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A Paean to Wilson

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Avis sur l’album

Factory Records boss Tony Wilson was Vini Reilly's first manager, his biggest supporter, and his close friend. After Wilson's 2007 death, numerous public events commemorated his accomplishments, but Reilly sought to honor him by focusing on the person he knew outside the media spotlight. He felt the best way to do this was to create a musical suite his friend would have liked. A Paean to Wilson was the result. Reilly underscores the album's conceptual unity by using Wilson's voice to frame it, opening with a 1980 sound byte of Wilson playfully quizzing Martin Hannett about his production work and concluding with a politically charged excerpt from one of his last television appearances. The music between these bookends celebrates Wilson's friendship and, fittingly, also looks back on Reilly's own work: the two were inextricably linked, and Reilly recognized that he might have never made his music were it not for Wilson. Consequently, Paean takes stock of the Durutti Column's multifaceted, genre-defying sound over the years, straddling rock, folk, electronica, flamenco, classical, and the avant-garde. Given Wilson's well-known antipathy towards Reilly's singing, this is an instrumental album, with minimal vocal parts covered largely by samples, most notably from Marvin Gaye's "What's Going On." The material ranges from the contemplative and elegiac ("The Truth" and "Along Came Poppy") to the surprisingly harsh electric guitar squalls of "Requiem," where Reilly trades melancholy for raw anger at his friend's passing. Interestingly, the retrospective feeling is also reinforced by the way several pieces rework elements of earlier tracks ("Catos Revisited"; "Duet with Piano"; "Requiem"). Ultimately, while Reilly was clearly left with an acute sense of loss and absence, this beautiful work gives his friend's spirit a continued presence. Not only is this a worthy tribute to Wilson, it's also the Durutti Column's strongest release in some time.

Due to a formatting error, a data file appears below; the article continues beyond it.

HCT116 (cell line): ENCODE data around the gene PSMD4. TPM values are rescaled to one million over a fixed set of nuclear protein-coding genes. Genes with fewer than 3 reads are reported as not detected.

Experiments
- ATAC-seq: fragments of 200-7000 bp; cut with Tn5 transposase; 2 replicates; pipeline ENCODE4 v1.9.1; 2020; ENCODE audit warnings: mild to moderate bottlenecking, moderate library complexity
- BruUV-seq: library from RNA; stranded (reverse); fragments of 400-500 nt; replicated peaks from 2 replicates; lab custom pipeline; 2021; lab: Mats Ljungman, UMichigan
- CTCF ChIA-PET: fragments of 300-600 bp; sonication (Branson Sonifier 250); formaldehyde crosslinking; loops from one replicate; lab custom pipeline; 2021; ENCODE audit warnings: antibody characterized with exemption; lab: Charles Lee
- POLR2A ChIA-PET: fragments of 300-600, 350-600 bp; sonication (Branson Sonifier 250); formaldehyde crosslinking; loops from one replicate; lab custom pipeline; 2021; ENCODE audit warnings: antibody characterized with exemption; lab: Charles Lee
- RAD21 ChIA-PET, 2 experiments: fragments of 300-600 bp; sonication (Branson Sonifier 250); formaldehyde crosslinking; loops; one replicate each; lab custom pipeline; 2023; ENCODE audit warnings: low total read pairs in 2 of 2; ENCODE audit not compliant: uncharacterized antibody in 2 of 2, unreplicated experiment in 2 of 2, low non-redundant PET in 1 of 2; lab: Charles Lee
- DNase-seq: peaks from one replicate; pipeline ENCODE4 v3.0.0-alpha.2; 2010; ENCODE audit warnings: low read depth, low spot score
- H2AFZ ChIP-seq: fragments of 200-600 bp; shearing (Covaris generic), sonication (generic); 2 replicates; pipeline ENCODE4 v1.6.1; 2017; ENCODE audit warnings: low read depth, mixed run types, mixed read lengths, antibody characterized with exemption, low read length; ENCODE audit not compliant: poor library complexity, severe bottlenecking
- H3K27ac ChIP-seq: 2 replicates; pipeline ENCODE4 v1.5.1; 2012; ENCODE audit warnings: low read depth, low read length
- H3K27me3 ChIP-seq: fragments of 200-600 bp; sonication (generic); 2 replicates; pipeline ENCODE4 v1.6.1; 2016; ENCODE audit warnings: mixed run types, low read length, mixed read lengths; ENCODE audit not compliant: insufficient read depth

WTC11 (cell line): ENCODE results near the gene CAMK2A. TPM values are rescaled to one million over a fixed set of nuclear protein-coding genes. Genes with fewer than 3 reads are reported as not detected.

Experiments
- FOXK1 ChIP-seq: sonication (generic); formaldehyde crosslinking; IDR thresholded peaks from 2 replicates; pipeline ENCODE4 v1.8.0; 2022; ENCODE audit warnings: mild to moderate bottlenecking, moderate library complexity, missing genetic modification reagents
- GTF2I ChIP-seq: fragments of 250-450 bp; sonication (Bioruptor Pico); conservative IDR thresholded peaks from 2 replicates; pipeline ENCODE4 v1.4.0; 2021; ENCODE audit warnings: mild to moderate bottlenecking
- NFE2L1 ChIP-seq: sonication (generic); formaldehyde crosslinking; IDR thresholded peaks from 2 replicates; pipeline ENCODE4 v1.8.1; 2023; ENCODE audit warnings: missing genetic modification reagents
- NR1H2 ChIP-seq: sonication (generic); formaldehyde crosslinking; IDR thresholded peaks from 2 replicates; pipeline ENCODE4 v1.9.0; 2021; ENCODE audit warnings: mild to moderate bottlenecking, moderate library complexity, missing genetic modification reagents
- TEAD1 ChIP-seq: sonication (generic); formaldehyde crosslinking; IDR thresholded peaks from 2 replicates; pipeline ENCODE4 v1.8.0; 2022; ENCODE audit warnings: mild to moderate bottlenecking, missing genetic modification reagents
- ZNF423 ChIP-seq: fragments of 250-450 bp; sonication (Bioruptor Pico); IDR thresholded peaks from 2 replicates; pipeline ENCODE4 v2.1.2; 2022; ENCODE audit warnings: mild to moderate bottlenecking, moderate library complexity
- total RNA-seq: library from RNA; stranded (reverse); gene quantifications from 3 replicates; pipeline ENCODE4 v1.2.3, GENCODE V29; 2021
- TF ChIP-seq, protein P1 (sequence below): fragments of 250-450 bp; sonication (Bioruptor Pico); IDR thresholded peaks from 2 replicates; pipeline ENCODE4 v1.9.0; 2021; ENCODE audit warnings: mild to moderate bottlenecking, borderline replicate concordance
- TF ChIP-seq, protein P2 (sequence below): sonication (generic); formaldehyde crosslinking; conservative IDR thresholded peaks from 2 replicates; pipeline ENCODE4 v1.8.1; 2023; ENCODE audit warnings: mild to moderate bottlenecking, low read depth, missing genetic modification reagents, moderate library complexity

Formé(s) : 1978 à Manchester, England

Genre : Alternative

Années d’activité : '70s, '80s, '90s, '00s, '10s

The Durutti Column was primarily the vehicle of Vini Reilly, a guitarist born in Manchester, England, in 1953. As a child, Reilly first took up the piano, drawing inspiration from greats like Art Tatum and Fats Waller, before learning to play guitar at the age of ten. Despite an early affection for folk and jazz, Reilly ultimately became swept up by the punk movement, and in 1977 he joined the group Ed Banger & the Nosebleeds. In 1978, Factory Records founder Tony Wilson invited Reilly to join...
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